Yet despite this, or perhaps because of it, Galileo’s science did not come to a halt. (This was also partly because of the his support from the Grand Duke of Tuscany, who interceded on his behalf to allow him some scientific assistance after he went blind.) At Arcetri, Galileo discovered the moon did not always present exactly the same face toward the Earth; it appears, to us on Earth, to wobble slightly. The explanation for this so-called “lunar libration” awaited Issac Newton’s laws of motion and of gravity, just 50 years away. And he finished formulating laws of motion (which would also later be explained by Newton), showing that (on Earth) objects tossed into the air follow a trajectory that mathematicians call a parabola, until affected by what we now call “air resistance”, and showing that uniform motion cannot be detected — the first Principle of Relativity, authored 270 years before Einstein presented his revision of Galileo’s ideas.
To step into Galileo’s villa, as I did a few days ago, is therefore to step into a place of intense personal tragedy and one of great scientific achievement. One can easily imagine him writing by the window, or walking in the garden, or discussing the laws of motion with his assistants, in such a setting. It is also to be reminded that Galileo was not a poor man, thanks to his inventions and to his scientific appointments. The ceilings of the main rooms on the lower floor of the villa are high and vaulted, with attractively carved supports. There is a substantial “loggia” on the upper floor — a balcony, with pillars supporting a wooden roof, that (facing south-east, south and west) would have been ideal, while Galileo could still see, for observing the Moon and planets.
While Galileo’s luck ran badly in his later years, he had an extraordinary string of luck, as a younger scientist, at the beginning of the 1600s. First, in 1604, there was a supernova, as bright as the planet Jupiter, that appeared in the sky as a very bright new star. (Humans haven’t seen a correspondingly close and bright supernova since then, not even supernova 1987a. There is one you can see with a small telescope right now though.) Observing that the glowing object showed no signs of parallax (see here for a description of how parallax can be used to determine the distance to an object), Galileo concluded that it must be further away than the Moon — and thus served as additional evidence that the heavens are not unchanging. Of course, what was seen was actually an exploding star, one that was nearly a trillion times further from the Earth than is the Moon — but this Galileo could not know.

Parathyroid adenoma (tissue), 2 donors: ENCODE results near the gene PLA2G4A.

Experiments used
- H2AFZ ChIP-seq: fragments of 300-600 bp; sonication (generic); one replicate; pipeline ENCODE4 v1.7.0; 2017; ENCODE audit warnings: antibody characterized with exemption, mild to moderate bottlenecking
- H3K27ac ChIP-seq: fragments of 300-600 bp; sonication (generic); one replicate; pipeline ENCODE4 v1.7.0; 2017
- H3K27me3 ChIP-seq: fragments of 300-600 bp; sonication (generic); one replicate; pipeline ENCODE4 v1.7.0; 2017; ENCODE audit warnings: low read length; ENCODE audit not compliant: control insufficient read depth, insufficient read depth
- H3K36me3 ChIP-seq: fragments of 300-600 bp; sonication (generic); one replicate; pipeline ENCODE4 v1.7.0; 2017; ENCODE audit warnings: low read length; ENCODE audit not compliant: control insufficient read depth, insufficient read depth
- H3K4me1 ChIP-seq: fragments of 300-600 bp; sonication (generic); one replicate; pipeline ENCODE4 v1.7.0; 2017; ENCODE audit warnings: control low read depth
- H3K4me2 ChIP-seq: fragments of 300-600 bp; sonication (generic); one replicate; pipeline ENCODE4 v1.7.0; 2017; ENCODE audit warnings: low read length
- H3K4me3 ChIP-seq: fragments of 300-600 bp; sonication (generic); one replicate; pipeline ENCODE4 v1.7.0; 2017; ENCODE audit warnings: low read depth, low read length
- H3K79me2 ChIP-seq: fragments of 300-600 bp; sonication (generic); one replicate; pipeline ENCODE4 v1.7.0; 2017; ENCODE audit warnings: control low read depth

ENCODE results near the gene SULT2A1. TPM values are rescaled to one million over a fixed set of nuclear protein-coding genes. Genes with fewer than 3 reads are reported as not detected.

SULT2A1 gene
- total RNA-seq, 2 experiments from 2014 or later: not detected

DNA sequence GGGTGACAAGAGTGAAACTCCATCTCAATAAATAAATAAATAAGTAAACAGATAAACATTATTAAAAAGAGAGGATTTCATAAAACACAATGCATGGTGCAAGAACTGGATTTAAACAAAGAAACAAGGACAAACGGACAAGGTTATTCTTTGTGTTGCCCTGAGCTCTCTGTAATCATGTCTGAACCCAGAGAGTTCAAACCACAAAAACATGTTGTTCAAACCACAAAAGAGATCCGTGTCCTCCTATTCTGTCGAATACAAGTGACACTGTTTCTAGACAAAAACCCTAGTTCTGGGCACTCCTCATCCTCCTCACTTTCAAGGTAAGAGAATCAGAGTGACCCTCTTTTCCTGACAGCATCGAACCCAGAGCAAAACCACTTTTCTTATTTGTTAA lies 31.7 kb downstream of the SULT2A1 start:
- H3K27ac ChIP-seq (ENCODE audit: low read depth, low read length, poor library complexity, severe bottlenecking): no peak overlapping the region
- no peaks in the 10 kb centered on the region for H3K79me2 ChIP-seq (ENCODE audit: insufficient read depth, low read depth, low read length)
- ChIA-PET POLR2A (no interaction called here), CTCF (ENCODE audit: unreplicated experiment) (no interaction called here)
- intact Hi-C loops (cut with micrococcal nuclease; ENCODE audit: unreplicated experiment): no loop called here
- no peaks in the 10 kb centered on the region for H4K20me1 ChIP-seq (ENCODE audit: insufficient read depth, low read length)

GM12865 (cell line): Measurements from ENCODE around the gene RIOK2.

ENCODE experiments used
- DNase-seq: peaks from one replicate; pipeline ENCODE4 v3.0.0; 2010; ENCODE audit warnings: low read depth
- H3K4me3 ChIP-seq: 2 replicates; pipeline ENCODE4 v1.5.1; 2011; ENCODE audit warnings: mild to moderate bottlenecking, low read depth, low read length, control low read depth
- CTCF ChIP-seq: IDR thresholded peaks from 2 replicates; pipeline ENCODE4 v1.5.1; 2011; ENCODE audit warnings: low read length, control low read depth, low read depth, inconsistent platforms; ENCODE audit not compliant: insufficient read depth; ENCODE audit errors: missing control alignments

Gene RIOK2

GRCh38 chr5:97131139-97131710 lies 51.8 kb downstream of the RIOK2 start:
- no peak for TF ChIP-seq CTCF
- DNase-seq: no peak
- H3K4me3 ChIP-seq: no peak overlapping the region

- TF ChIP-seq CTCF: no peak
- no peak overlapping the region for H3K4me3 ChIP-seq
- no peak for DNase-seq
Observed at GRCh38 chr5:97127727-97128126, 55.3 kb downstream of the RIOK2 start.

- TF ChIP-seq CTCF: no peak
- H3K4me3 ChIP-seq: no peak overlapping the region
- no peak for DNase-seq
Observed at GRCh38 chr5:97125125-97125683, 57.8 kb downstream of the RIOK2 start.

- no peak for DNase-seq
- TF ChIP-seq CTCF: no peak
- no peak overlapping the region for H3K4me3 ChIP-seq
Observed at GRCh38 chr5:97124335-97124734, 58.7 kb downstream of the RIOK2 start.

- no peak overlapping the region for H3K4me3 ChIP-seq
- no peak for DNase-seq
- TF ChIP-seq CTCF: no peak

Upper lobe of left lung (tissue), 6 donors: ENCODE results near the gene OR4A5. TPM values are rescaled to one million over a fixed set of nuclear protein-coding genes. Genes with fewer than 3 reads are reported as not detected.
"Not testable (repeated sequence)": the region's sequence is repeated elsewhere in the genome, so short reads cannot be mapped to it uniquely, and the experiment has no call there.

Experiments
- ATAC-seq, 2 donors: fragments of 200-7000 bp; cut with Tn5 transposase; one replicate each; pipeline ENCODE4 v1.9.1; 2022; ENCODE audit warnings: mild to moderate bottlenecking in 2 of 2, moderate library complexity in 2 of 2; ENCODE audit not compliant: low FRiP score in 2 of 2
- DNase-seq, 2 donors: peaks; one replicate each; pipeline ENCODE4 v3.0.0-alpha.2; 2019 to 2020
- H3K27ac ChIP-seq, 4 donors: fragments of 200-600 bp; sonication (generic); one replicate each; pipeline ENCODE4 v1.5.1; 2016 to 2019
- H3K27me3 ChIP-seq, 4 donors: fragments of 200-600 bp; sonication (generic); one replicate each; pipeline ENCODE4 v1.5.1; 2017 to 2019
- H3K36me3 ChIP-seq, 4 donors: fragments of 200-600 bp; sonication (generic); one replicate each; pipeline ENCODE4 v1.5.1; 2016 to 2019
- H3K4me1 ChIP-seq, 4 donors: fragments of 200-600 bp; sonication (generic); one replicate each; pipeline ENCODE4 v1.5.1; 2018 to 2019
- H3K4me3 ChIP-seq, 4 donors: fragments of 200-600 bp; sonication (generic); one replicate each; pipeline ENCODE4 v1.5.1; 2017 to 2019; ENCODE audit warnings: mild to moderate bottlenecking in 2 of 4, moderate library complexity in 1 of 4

Next, just a few years later, came the invention of the telescope. Hearing of this device, Galileo quickly built his own and figured out how to improve it. In the following years, armed with telescopes that could provide just 20-times magnification (typical binoculars you can buy can provide 10-times, and with much better optical quality than Galileo’s assistants could manufacture) came his great string of astronomical discoveries and co-discoveries:
- the craters on the Moon (proving the Moon has mountains and valleys like the Earth),
- the moons of Jupiter (proving that not everything orbits the Earth),
- the phases of Venus and its changing apparent size as Venus moves about the sky (proving that Venus orbits the Sun),
- the rings of Saturn (demonstrating Saturn is not merely a simple sphere),
- sunspots (proving the sun is imperfect, changeable, and rotating),
- and the vast number of stars in the Milky Way that aren’t visible to the naked eye.
One often hears 1905 referred to as Einstein’s miracle year, when he explained Brownian motion and calculated the size of atoms, introduced the notion of quanta of light to explain the photoelectric effect, and wrote his first two papers on special relativity. Well, one could say that Galileo had a miracle decade, most of it concentrated in 1610-1612— playing the decisive role in destroying the previously dominant Ptolemaic view of the universe, in which the Sun, Moon, planets and stars orbit in a complex system of circles-within-circles around a stationary Earth.
We live in an era where so much more is known about the basic workings of the universe, and where a simple idea or invention is rarely enough to lead to a great change in our understanding of our world and of ourselves. And so I found myself, standing in Galileo’s courtyard, feeling a moment of nostalgia for that simpler time of the 17th century, cruel and dangerous as it was… a time when a brilliant scientist could stand on the balcony of his own home, looking through a telescope he’d designed himself, and change the world-view of a civilization.